Source: U.S. EPA and Center for Watershed Protection
                          “Site Planning for Urban Stream Protection”, Dec 1995
Erosion & sedimentation

     Effects of road building
     Logging
     Grazing
            Wetland Functions
1.   Water Quality improvement,
2.   Flood protection
3.   Shoreline erosion control
4.   Fish and Wildlife Habitat and nursery areas
5.   Recreational and aesthetic appreciation,
     waterfowl hunting, and natural products
Protecting wetlands in turn can protect our
   safety and welfare.

                   www.epa.gov/owow/wetlands/vital/people.html
Natural Water Quality Improvement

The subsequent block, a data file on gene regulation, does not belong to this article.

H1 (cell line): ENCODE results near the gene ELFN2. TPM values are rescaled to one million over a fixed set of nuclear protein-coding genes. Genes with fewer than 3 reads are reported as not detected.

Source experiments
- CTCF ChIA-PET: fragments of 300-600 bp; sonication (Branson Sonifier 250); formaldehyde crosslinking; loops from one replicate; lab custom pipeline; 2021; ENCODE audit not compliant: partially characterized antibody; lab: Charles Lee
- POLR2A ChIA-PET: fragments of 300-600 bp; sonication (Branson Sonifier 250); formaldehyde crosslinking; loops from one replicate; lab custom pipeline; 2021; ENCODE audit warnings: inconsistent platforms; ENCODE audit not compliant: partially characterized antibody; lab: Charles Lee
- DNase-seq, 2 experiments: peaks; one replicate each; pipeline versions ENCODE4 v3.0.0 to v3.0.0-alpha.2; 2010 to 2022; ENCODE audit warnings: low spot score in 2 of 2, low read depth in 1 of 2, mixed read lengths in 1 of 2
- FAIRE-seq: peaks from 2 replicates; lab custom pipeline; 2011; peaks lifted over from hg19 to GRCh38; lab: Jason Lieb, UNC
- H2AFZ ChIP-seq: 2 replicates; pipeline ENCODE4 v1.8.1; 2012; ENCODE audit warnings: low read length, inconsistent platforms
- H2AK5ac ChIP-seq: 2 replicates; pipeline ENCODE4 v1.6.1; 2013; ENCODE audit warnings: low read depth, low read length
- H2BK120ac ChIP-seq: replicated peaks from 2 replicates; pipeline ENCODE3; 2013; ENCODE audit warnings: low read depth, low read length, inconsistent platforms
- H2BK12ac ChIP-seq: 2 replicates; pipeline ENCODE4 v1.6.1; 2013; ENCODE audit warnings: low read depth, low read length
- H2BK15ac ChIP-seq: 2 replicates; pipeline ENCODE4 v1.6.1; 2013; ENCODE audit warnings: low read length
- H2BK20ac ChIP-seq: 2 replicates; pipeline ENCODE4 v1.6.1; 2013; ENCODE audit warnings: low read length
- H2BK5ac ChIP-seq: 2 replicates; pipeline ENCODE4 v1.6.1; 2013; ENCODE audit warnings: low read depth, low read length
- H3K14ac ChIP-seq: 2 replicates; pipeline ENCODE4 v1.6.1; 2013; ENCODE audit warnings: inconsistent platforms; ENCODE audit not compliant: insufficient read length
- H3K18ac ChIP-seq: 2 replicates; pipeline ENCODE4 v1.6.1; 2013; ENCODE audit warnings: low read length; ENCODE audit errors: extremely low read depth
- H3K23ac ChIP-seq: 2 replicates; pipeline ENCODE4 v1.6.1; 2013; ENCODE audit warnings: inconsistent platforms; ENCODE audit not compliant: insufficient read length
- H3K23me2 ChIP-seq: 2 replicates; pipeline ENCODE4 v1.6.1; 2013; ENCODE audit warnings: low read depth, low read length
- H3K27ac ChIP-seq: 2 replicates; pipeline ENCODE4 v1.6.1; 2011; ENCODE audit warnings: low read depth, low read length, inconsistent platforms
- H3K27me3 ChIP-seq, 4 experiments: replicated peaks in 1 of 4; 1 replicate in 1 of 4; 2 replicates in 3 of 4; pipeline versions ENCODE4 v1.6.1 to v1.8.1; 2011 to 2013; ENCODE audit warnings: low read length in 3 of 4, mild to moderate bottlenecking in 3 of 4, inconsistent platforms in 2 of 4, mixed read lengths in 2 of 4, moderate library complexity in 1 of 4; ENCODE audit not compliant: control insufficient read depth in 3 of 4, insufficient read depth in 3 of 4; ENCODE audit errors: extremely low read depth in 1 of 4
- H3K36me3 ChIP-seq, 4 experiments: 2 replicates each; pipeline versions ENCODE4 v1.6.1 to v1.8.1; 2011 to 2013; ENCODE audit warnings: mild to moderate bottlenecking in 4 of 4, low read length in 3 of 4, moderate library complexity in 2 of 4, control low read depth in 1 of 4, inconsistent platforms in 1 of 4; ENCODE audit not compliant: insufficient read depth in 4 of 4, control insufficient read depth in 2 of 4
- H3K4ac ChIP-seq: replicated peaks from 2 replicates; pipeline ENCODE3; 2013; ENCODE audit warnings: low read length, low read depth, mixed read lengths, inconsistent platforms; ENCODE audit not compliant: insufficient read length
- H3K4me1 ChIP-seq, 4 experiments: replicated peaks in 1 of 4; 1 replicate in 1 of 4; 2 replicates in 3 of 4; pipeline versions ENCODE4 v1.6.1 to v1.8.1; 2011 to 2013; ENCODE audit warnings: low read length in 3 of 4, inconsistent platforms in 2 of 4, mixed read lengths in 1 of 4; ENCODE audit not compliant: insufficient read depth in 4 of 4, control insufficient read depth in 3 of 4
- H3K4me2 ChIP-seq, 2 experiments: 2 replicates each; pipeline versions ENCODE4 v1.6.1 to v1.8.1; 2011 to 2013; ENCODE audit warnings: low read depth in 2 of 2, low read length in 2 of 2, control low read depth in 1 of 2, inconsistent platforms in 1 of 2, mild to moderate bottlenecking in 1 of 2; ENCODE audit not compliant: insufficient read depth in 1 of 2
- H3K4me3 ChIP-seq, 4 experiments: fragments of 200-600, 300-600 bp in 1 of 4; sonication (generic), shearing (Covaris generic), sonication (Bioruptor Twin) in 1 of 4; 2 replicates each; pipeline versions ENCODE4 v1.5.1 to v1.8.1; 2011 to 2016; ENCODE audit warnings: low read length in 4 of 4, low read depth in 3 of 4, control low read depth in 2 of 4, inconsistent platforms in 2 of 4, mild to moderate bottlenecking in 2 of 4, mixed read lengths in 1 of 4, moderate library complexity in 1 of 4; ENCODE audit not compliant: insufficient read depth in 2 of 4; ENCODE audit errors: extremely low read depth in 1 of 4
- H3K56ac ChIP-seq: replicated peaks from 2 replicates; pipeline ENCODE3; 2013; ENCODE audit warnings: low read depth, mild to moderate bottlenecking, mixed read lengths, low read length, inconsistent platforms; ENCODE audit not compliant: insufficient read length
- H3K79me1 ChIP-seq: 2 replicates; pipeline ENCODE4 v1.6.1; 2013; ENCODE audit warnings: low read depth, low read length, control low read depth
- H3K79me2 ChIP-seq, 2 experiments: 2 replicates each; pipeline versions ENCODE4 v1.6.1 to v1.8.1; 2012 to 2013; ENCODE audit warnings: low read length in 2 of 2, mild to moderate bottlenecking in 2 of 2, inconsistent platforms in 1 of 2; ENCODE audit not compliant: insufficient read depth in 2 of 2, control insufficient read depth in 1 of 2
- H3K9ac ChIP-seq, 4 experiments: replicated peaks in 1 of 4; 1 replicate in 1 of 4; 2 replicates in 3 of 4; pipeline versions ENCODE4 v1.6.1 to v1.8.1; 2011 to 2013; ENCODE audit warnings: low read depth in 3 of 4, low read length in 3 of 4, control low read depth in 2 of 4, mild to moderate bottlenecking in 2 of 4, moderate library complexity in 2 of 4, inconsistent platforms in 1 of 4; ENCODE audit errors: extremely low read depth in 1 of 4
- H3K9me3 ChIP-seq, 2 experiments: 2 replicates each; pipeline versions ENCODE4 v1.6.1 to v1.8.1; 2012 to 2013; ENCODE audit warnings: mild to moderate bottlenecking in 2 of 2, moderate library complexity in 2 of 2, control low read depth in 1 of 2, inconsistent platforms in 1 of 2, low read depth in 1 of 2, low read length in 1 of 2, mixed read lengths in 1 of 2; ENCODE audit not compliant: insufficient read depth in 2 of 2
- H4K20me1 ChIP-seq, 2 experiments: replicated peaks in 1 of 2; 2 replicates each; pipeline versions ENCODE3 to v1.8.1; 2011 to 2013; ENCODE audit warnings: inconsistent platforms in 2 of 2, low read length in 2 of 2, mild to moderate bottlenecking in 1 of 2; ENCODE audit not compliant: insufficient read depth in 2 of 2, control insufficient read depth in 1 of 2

    Wetlands have important           Bolivar Flats, Texas
    filtering capabilities for
    intercepting surface- water
    runoff from higher dry land
    before the runoff reaches
    open water. As the runoff
    water passes through, the
    wetlands retain excess
    nutrients and some
    pollutants, and reduce
    sediment that would clog
    waterways and affect fish and
    amphibian egg development.
Wetlands provide flood protection
                     Wetlands function as natural
                     sponges that trap and slowly
                     release surface water, rain,
                     snowmelt, groundwater and
                     flood waters. Trees, root
                     mats, and other wetland
                     vegetation also slow the
                     speed of flood waters and
                     distribute them more slowly
                     over the floodplain. This
                     combined water storage and
                     braking action lowers flood
                     heights and reduces erosion.